There is an absence of sufficient data on the Moluccan-Dutch, an ethnic minority group that has been in the Netherlands for multiple generations. In spring 1951, 12,500 Moluccans, former soldiers of the Royal Netherlands East Indies Army (KNIL) and their families, traveled from Indonesia to the Netherlands. Despite their intention to return to the Moluccan Islands, the majority settled in the Netherlands. No significant second migration wave occurred, resulting in a fairly static minority group . A study in 2001 estimated that there were 45,000 people of Moluccan descent in the Netherlands . The Moluccan-Dutch are considered to be fairly well integrated in Dutch society , but at the same time still adhere to some aspects of traditional Moluccan culture. Persistent features such as traditional cuisine, strong adherence to religion, separate community life, and cohesive family ties still influence everyday-life. Furthermore, local Moluccan dialects such as Ternatean- and Ambonese Malay are still being spoken in Moluccan neighborhoods in the Netherlands. Despite having adjusted to life in Dutch society after 60 years, Moluccans still show considerable awareness of and interest in their cultural heritage. Their place in Dutch society exemplifies a process of segmented assimilation [12, 13].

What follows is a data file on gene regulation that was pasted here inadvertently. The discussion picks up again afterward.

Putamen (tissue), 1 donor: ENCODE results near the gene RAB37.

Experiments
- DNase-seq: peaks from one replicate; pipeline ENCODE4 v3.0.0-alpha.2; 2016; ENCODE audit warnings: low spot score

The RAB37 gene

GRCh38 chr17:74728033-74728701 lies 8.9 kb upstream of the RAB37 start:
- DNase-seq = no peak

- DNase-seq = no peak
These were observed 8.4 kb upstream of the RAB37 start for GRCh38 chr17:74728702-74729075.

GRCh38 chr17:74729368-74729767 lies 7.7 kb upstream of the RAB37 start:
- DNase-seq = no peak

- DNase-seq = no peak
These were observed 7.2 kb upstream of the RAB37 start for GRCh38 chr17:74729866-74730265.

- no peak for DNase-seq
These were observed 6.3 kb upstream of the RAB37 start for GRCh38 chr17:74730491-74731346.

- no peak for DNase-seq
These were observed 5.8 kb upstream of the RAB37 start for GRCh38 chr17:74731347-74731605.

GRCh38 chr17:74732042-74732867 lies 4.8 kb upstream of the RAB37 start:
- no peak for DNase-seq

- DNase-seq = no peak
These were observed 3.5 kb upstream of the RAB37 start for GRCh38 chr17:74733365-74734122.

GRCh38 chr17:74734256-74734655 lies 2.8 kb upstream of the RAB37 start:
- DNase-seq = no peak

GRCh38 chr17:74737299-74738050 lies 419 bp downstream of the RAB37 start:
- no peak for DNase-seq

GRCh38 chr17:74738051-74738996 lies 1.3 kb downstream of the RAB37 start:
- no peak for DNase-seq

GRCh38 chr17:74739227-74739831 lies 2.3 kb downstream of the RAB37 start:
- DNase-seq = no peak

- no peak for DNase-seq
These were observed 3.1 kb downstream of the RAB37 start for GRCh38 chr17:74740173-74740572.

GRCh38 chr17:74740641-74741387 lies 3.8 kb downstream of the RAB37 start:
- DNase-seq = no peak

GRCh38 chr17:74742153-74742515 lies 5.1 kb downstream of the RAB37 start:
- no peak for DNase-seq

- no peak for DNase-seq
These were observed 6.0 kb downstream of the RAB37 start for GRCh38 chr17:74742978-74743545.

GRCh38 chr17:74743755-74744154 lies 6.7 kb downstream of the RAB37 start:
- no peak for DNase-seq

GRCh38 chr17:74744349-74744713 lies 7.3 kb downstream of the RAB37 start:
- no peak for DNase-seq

The fact that Moluccan-Dutch have been in the Netherlands much longer than any other ethnic minority group, but do not fully integrate in Dutch society, provides a unique opportunity to assess whether ethnic disparities in health could endure after considerable length of residence in the host country. This question is relevant, since multiple studies have suggested that the length of residence of an immigrant group will influence the health status of these people. Early studies in Japanese immigrants in the United States sparked the hypothesis that acculturation is a considerable factor of importance in ethnic disparities in coronary heart disease (CHD) . Empirical evidence on length of residence, acculturation and cardiovascular health compiled since then shows an ambiguous relationship. Some studies give the impression that immigrant groups with lower incidence of CVD and risk factors converge to more unfavorable figures of the new host country [15, 16], whereas a higher incidence of CVD in first generation sometimes persists in the second generation [17, 18]. The relationship between length of stay and CVD is believed to be due mainly to a shifting risk profile [19, 20]. Acculturation is often proposed to be a leading mechanism in this shifting risk profile, especially in the context of diet  and other cardiovascular risk factors [16, 22, 23].